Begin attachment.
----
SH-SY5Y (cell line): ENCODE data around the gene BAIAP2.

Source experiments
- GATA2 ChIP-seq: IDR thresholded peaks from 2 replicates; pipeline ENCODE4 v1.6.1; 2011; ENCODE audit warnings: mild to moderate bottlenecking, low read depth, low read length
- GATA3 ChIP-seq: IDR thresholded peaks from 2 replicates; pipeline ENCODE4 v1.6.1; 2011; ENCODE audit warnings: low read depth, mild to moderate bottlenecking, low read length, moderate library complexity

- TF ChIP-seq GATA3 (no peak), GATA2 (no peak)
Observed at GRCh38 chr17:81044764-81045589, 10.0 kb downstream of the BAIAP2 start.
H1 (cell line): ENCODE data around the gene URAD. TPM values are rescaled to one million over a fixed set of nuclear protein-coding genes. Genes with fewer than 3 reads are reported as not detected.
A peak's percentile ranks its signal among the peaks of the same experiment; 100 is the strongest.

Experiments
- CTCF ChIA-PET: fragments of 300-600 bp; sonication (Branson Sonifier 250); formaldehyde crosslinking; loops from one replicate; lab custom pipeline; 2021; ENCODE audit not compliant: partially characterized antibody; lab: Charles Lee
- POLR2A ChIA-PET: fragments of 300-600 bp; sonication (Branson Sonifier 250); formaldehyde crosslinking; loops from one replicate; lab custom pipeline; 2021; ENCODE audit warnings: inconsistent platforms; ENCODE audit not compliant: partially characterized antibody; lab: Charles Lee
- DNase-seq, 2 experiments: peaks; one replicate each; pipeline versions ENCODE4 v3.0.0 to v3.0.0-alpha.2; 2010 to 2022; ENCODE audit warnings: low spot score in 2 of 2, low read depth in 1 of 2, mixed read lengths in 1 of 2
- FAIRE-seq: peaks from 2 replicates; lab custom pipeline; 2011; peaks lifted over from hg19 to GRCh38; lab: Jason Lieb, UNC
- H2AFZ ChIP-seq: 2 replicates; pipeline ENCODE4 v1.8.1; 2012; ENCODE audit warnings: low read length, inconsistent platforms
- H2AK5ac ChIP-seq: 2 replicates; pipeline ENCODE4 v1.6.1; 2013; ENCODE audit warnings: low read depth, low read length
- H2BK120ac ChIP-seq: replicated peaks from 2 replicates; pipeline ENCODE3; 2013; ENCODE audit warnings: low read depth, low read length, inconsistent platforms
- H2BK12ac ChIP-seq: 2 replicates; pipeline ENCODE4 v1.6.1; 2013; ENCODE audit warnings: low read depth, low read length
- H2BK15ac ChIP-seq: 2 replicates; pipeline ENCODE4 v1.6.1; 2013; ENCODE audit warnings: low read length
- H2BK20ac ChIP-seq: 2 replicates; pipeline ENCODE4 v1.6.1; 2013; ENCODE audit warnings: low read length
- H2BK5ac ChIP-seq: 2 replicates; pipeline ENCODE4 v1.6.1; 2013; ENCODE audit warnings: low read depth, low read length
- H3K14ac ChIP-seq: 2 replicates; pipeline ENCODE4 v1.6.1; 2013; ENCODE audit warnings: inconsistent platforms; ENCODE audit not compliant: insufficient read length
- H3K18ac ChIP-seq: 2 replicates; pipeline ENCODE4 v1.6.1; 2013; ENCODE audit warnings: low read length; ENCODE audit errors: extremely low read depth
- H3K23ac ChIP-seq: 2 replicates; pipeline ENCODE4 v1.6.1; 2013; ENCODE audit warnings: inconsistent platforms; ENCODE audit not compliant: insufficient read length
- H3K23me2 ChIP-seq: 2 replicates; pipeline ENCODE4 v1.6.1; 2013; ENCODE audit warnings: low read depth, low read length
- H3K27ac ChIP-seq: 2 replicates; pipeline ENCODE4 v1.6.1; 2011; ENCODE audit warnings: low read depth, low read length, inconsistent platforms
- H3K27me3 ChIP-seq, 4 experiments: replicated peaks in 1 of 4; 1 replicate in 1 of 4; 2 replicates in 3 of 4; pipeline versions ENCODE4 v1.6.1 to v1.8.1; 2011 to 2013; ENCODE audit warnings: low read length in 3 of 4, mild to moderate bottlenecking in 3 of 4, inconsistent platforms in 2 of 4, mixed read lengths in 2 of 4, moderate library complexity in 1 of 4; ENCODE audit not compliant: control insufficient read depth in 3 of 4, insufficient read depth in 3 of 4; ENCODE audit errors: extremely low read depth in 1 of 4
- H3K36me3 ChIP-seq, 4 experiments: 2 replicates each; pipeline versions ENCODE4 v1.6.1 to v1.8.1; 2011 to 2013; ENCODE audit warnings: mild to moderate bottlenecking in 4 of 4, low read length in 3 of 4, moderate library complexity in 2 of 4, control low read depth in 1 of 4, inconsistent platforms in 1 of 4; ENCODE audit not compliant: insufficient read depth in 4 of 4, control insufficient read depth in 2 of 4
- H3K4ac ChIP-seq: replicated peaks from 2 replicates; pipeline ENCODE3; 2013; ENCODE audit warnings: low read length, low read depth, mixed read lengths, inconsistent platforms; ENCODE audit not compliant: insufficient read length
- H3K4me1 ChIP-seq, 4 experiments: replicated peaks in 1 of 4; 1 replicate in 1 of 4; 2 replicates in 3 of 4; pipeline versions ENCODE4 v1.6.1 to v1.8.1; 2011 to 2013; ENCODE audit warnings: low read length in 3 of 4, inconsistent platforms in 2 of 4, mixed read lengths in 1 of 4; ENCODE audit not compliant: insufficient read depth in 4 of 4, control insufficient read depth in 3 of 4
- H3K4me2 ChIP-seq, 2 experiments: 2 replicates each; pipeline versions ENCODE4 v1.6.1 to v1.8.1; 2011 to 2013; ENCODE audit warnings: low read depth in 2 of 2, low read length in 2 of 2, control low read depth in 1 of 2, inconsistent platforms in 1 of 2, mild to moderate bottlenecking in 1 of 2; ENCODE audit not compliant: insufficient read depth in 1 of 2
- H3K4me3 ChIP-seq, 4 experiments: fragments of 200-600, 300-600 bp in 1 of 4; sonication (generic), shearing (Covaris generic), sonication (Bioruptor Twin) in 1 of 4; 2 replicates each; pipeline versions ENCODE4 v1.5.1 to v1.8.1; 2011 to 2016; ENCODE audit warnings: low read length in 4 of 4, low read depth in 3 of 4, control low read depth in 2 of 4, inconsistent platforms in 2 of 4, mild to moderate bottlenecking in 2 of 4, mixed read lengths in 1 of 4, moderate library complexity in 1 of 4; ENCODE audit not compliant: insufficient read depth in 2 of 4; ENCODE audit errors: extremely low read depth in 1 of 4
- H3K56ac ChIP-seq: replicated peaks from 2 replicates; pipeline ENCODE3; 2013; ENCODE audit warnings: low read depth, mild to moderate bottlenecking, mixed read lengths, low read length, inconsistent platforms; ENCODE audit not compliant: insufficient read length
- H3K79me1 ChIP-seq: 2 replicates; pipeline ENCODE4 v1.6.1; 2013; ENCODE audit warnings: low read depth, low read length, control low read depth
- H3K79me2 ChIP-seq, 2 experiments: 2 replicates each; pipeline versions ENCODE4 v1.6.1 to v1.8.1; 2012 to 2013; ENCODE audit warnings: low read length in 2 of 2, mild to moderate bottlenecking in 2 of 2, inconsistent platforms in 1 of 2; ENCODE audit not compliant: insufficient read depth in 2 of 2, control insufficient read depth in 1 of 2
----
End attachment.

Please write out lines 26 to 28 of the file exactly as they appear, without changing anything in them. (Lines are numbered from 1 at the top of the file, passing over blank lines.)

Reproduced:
- H3K27me3 ChIP-seq, 4 experiments: replicated peaks in 1 of 4; 1 replicate in 1 of 4; 2 replicates in 3 of 4; pipeline versions ENCODE4 v1.6.1 to v1.8.1; 2011 to 2013; ENCODE audit warnings: low read length in 3 of 4, mild to moderate bottlenecking in 3 of 4, inconsistent platforms in 2 of 4, mixed read lengths in 2 of 4, moderate library complexity in 1 of 4; ENCODE audit not compliant: control insufficient read depth in 3 of 4, insufficient read depth in 3 of 4; ENCODE audit errors: extremely low read depth in 1 of 4
- H3K36me3 ChIP-seq, 4 experiments: 2 replicates each; pipeline versions ENCODE4 v1.6.1 to v1.8.1; 2011 to 2013; ENCODE audit warnings: mild to moderate bottlenecking in 4 of 4, low read length in 3 of 4, moderate library complexity in 2 of 4, control low read depth in 1 of 4, inconsistent platforms in 1 of 4; ENCODE audit not compliant: insufficient read depth in 4 of 4, control insufficient read depth in 2 of 4
- H3K4ac ChIP-seq: replicated peaks from 2 replicates; pipeline ENCODE3; 2013; ENCODE audit warnings: low read length, low read depth, mixed read lengths, inconsistent platforms; ENCODE audit not compliant: insufficient read length